These are the diets used by the professional naturopathic nutritionist to help individuals suffering from nutrition-responsive health problems.
The anti-Candida diet is intended to discourage the growth of the Candida albicans yeast. Since most candidiasis sufferers have food allergies, the diet is a modified version of the hypoallergenic diet. In addition it does not permit the ingestion of any sweetened foods or any foods or drinks which are very high in natural sugars, such as bananas, fruit juice and dried fruit. This is because sugar encourages the growth of yeasts.
It used to be believed that mushrooms (which are a member of the fungus family), and yeast occurring in stock cubes, yeast extract, baked products, fermented products like soy sauce and vinegar, or even products containing small quantities of these, like mayonnaise, could encourage the growth of the candida yeast. It is now known that the consumption of killed yeast cannot encourage Candida albicans, and that the aggravation of candidiasis symptoms which was noted by early workers in this field, was almost certainly due to yeast allergy – the candidiasis sufferer having been sensitized to yeast by having a yeast infestation in his or her intestines.
An anti-candida diet will also encourage the consumption of onions, leeks, extra-virgin olive oil, unsweetened soya yoghurt and garlic, all of which help to inhibit the growth of the yeast.
Because a high intake of the amino acid arginine appears to encourage the herpes simplex virus, while a high intake of the amino acid lysine has the opposite effect, this diet avoids foods rich in arginine and encourages the consumption of foods which favour lysine.
Foods to eat liberally: meat, fish (except shellfish), dairy products, fruit, all vegetables except those mentioned below, butter beans, mung beans
Foods to eat less liberally: maize products and sweetcorn, millet, wheatflour, rye, oats, barley, potatoes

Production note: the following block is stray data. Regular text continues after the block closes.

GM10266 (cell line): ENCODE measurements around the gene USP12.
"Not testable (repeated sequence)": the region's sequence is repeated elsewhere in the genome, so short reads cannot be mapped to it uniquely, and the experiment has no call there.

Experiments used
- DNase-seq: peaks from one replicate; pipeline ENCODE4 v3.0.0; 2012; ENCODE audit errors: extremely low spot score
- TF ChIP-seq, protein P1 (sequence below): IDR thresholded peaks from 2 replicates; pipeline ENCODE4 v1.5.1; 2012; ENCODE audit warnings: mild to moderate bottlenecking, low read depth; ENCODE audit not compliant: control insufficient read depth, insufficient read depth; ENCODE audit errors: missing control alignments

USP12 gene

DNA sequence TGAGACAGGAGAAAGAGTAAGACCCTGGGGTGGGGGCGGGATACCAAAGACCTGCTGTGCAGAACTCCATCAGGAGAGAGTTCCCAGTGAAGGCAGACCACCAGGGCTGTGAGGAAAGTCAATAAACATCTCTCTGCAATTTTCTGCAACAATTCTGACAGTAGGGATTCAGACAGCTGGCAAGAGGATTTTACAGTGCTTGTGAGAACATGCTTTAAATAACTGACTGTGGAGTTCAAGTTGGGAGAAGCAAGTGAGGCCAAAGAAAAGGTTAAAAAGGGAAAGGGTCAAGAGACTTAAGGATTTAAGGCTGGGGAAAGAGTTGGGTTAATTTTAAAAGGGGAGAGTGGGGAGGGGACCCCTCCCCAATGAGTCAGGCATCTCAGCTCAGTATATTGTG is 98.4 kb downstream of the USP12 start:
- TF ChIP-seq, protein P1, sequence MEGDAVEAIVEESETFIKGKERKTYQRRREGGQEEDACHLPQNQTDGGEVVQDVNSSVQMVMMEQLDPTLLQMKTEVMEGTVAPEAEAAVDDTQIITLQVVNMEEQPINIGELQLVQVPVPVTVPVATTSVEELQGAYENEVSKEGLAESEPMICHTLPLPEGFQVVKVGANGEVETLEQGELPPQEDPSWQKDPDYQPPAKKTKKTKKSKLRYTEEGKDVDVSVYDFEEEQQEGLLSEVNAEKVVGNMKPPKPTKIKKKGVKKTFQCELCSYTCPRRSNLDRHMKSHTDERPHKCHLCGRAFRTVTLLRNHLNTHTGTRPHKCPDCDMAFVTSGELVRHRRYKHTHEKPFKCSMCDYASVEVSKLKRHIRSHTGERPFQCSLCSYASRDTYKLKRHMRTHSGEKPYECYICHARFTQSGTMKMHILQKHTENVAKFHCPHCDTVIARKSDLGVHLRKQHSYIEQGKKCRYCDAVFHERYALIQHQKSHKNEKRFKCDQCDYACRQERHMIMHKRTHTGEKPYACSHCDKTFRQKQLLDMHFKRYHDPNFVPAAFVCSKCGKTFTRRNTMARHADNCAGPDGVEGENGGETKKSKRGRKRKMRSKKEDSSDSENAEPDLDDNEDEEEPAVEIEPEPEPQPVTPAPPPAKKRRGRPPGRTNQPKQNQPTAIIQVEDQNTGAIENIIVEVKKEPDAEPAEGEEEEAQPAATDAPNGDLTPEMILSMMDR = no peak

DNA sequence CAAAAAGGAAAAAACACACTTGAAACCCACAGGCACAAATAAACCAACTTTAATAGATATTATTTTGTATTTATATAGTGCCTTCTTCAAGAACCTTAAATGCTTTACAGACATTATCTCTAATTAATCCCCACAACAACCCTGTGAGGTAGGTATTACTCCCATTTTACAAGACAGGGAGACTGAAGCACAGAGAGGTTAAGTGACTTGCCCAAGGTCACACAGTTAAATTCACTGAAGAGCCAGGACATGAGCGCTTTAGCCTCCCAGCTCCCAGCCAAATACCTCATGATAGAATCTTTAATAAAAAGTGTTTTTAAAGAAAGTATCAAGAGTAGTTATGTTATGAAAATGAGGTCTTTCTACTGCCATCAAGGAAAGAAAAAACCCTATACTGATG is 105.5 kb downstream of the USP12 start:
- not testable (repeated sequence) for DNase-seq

Foods to avoid: All nuts and seeds (their oils are ok), all beans, peas and lentils (except those mentioned above), buckwheat, rice, pumpkin, chocolate.
Blood sugar control diet
There are two types of blood sugar problem: a tendency to excessively high blood sugar (hyperglycaemia, or diabetes) and a tendency to excessively low blood sugar (hypoglycaemia). Both types are aggravated by the consumption of foods with a high glycaemic index, that is to say foods which are converted very rapidly into blood sugar. Most of these foods can be identified by their sweetness, such as sugar, honey, bananas, fruit juice, carrot juice and dried fruit. Refined starches like white flour and white rice are also more readily converted to sugar than their whole grain counterparts.
The blood sugar control diet excludes such foods and encourages the use of foods high in soluble fibre like pulses and oatmeal, which help to slow down the absorption of sugars into the bloodstream. It is interesting that orthodox nutritional advice for diabetics has undergone considerable change and is now identical to the advice which nutritional therapists have always given. (Also see Glycaemic index).
These are diets which combine the principles of healthy eating with strict rationing of high-calorie foods to promote weight loss.
Cleansing diets (alkalinizing diets)
There are many variations of cleansing diets, which stem from naturopathic tradition. Often based on raw food, they may not be suitable for people suffering from weakness, or a ‘yin’ condition of the body, since raw food increases any excess of yin. The main purpose of these diets is to remove excess tissue acidity, a toxic condition caused by the long-term consumption of too much protein, to correct the sodium/potassium balance, to promote cell respiration and oxygenation, and to help decongest the liver after long-term excess fat consumption, and help it to discharge toxic waste matter.
Protein, when metabolized by the body, leaves an acidic residue. This residue may build up in the tissues, causing difficulties in cell oxygenation and, by promoting free radical damage to tissues and joints, may in the long term encourage the development of degenerative diseases such as arthritis and cancers. Research carried out by Professor Louis-Claude Vincent has shown that sufferers of such diseases often have high tissue acidity levels, as shown by measuring urine pH.